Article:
Last winter I was also burnt out from all of the intensity I had done, especially back-to-back Build phases. I opted for Sweet Spot Base High Volume because it had ONLY sweet spot and endurance - nothing threshold or above. I lost a little fitness but the high end came back during the next Build phase.


In the latest podcast, while talking about overall health vs. trying to imitate the very top level riders, Coach Chad says something like “You are not a pro, be a healthy human who is also pretty good at riding bikes”. I think that’s an important message that many of us could learn from.

If anyone has the full quote, please share. I was on the trainer and didn’t write it down.


Reading your post prompted one obvious question: have you taken time off the bike?

No matter what training approach you use for Base and Build, sweet spot, traditional or polarized, all training is meant to be periodized. That means after 6–10 months you should take a break from training. If you don’t have much experience with periodized training, I would not use training blocks longer than 6 months.

What taking time off the bike means and for how long differs from person to person. For some people it means that do not touch a bike for a month. For others it means they do unstructured rides just for fun with no “nutritional” value. You must experiment here and see what your body needs.

Secondly, if this is your first foray into structured training, I would not start with mid-volume but low-volume. Again, this piece of advice is independent of what type of training you go for. So I’d reduce volume to low and add endurance rides if you feel up for it. Make them optional, but hit the other workouts.


I was in similar situation as you. 9 months of sweet spot and I was burned out. Over the 9 months I went from low to mid volume plans. I switched to high volume traditional base, all of it was riding outside. After the first block I felt a lot better and my FTP went up instead of being stagnant and seeing minimal gains. I did 3 blocks of it. After that I switched to polarised training which had worked well for me for the last 6 months and I feel well rested with no burnout issues while FTP keeps going up.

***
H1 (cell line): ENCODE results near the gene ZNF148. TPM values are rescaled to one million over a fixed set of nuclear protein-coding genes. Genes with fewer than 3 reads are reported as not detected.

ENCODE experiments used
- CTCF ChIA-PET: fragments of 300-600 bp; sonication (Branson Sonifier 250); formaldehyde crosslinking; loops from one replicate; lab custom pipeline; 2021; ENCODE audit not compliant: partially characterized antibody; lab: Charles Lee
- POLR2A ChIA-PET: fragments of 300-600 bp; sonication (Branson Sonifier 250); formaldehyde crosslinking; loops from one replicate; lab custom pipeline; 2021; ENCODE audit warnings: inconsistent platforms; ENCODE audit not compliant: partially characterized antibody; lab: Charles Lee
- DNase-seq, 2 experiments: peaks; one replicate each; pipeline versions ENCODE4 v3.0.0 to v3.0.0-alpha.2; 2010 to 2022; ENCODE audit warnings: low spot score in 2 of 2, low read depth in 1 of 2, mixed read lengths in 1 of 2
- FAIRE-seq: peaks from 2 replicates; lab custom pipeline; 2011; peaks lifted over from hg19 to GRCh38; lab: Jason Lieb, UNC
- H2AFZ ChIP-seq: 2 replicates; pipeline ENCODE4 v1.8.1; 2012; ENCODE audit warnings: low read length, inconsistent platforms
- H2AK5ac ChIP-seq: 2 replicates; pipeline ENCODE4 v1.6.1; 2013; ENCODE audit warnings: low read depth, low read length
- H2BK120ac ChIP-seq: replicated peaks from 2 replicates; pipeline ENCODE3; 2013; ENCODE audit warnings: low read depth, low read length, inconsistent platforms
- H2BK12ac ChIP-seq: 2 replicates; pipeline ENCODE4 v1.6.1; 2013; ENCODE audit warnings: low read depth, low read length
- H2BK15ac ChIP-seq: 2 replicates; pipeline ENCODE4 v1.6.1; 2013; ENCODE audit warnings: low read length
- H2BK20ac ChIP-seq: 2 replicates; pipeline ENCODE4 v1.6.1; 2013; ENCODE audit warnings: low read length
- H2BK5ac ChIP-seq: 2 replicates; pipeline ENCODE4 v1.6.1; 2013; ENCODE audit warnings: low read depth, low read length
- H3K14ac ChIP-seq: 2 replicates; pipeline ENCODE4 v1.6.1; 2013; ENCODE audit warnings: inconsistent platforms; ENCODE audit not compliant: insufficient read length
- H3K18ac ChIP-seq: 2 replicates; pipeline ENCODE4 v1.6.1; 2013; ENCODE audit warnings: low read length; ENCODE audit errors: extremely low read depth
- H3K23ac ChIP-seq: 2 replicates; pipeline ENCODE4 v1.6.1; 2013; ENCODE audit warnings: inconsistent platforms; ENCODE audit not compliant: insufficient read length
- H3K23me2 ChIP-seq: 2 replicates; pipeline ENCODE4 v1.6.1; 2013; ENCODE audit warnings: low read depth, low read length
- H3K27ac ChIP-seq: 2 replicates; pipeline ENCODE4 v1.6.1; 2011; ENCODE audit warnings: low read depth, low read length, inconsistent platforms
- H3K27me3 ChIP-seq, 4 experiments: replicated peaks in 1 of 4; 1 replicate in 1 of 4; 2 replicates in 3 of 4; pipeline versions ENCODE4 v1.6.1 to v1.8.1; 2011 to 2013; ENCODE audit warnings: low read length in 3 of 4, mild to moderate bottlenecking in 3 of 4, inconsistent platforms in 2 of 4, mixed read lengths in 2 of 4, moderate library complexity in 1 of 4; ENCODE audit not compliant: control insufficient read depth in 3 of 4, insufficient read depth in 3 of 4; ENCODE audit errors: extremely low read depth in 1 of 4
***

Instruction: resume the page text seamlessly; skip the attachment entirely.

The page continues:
By itself this is not good advice: switching to polarized will not remove the need to take a break from structured training. Your body needs a break from training, and it needs a change in stimulus.

If you are new to it, training for 9 months straight while increasing volume is a recipe for you to burn out, no matter if you go for sweet spot, polarized or traditional.

Further, keep in mind that life stress can significantly impact your training capacity and you might need to reduce training volume as a result. That’s different from “too much intensity”, too. This season, for example, I had to reduce volume compared to last year, because I have more unavoidable life stress and worse sleep.

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Reading your post prompted one obvious question: have you taken time off the bike?

I try to take it easy during the summer with low intensity unstructured rides, and I also take some time completely off when I travel. This time is usually spent hiking or being relatively active off the bike. It usually takes me 7 days to want to ride again.

But to add to that, I definitely know the feeling of burning out from training. I got sick multiple times because I overreached, so I’m familiar with the feeling.

That’s not the same and 7 days is not enough. AFAIK the least amount of time that is recommended is two weeks, but likely more if you are not trained. Basically, you have to give your body enough time to detrain (that is important), so you should not get on the bike quickly, because you are afraid of losing your FTP number that you worked so hard for.

Also, if you replace cycling with a significant amount of different physical activity, if you overdo it, you are not allowing your body to recover from the training stress.

How much experience do you have with periodized training? Have you been doing structured training on the bike before? If so, for how many years?

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I believe I’ve been using TrainerRoad for four years or so. First two years only during the winter, and the last two years I am on the trainer throughout the year. The traffic situation where I live is getting worse, and I don’t feel safe being on the road so much.

Coincidentally, I was the strongest when I did my SS base on the trainer and just held on for dear life on group rides.

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This isn’t the case, but see the other polarized training threads for details

Its maybe not an option but have you thought about something off road (say gravel biking). I know sometimes just chilling out away from traffic helps.

If by “throughout the year” you mean you haven‘t taken a break, then I think you should include that in your planning in the future. Taking time off the bike is a must if you want to prevent a burnout.

Regarding traffic, how about mountain biking, do you have suitable roads and trails where you live?